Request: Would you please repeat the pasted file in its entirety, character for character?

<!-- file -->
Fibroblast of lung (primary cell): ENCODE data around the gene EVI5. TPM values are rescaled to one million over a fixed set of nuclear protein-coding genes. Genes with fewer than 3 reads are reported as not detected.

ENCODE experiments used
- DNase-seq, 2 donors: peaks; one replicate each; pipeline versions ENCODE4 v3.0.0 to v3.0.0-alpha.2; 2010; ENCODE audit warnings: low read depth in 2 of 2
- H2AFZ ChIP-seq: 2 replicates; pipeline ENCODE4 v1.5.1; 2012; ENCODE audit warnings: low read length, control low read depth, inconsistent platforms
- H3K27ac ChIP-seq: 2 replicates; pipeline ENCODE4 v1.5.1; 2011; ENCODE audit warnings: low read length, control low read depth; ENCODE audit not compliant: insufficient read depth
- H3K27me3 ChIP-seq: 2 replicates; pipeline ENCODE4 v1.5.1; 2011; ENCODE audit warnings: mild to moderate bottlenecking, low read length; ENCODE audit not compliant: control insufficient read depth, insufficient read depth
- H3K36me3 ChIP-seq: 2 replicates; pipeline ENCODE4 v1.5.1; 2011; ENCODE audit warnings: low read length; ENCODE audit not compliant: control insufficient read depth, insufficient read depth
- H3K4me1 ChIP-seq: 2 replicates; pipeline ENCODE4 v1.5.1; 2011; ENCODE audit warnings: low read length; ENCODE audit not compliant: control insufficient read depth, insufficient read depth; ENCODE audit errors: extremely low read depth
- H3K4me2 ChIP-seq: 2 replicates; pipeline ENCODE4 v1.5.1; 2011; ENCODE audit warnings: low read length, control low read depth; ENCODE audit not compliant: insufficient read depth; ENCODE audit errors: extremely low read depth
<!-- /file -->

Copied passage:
Fibroblast of lung (primary cell): ENCODE data around the gene EVI5. TPM values are rescaled to one million over a fixed set of nuclear protein-coding genes. Genes with fewer than 3 reads are reported as not detected.

ENCODE experiments used
- DNase-seq, 2 donors: peaks; one replicate each; pipeline versions ENCODE4 v3.0.0 to v3.0.0-alpha.2; 2010; ENCODE audit warnings: low read depth in 2 of 2
- H2AFZ ChIP-seq: 2 replicates; pipeline ENCODE4 v1.5.1; 2012; ENCODE audit warnings: low read length, control low read depth, inconsistent platforms
- H3K27ac ChIP-seq: 2 replicates; pipeline ENCODE4 v1.5.1; 2011; ENCODE audit warnings: low read length, control low read depth; ENCODE audit not compliant: insufficient read depth
- H3K27me3 ChIP-seq: 2 replicates; pipeline ENCODE4 v1.5.1; 2011; ENCODE audit warnings: mild to moderate bottlenecking, low read length; ENCODE audit not compliant: control insufficient read depth, insufficient read depth
- H3K36me3 ChIP-seq: 2 replicates; pipeline ENCODE4 v1.5.1; 2011; ENCODE audit warnings: low read length; ENCODE audit not compliant: control insufficient read depth, insufficient read depth
- H3K4me1 ChIP-seq: 2 replicates; pipeline ENCODE4 v1.5.1; 2011; ENCODE audit warnings: low read length; ENCODE audit not compliant: control insufficient read depth, insufficient read depth; ENCODE audit errors: extremely low read depth
- H3K4me2 ChIP-seq: 2 replicates; pipeline ENCODE4 v1.5.1; 2011; ENCODE audit warnings: low read length, control low read depth; ENCODE audit not compliant: insufficient read depth; ENCODE audit errors: extremely low read depth